Caught In A Blizzard: The Equine Art Of Nikolai Sverchkov

Nikolai Sverchkov  was a prolific artist and is best known for his sporting and snow scene paintings, as well as illustrating “Album of Horse Breeders with Portraits”, in 1845 that was published by  Johann Velten and paintings of numerous equestrian portraits of the Royal Court.

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Nikolai Sverchkov (1880s)

 

Nikolai Sverchkov

1817-1898

Tsarskoe Selo, Russia

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Besides painting with oils, Nikolai also was a draughtsman, lithographer and sculptor. The child of one of the imperial grooms and coachmen, Yegor Sverchkov, he grew up closely with some of the finest Russian horses in the country, which he drew in his free time. Seeing his interest in the fine arts, his parents had him study art at Imperial Academy of Arts for two years in 1827-1829, before transferring to the prestigious Saint Peter’s School, where he studied from for three years. Afterwards, he worked in the  Ministry of the Interior, before being granted the title of title of “Free Artist” and quit the civil service in 1939. During tha time, he still worked on his art and showcased his work at several exhibits, including exhibits at the Academy.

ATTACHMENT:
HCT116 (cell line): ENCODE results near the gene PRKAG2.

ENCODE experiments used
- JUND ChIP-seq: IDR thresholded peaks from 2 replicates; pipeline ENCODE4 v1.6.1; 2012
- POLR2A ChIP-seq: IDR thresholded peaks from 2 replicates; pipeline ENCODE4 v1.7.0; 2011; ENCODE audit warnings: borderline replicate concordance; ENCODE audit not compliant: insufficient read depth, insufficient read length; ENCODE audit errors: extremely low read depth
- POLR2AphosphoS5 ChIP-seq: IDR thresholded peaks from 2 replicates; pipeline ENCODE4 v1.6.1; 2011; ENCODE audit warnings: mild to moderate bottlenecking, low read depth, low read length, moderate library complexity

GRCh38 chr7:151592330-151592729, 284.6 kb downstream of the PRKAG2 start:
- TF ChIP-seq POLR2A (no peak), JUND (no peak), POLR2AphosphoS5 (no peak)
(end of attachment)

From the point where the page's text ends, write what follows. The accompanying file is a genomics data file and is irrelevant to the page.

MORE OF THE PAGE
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Now free to work on his art, Nikolai would visit many stud stables and working farms to paint and study the horse’s movement. Following his great success, he became a professor of the arts before traveling. He exhibited at the Salon while living in France, then in Brussels, London and Antwerp before moving back to Saint Petersburg in 1864. In total, he completed over 350 paintings and over 1 thousand drawings, including many equestrian portraits of the Royal Court while continuing to exhibit internationally before his death in 1898.

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Nikolai Sverchkov - A Troika in a Blizzard

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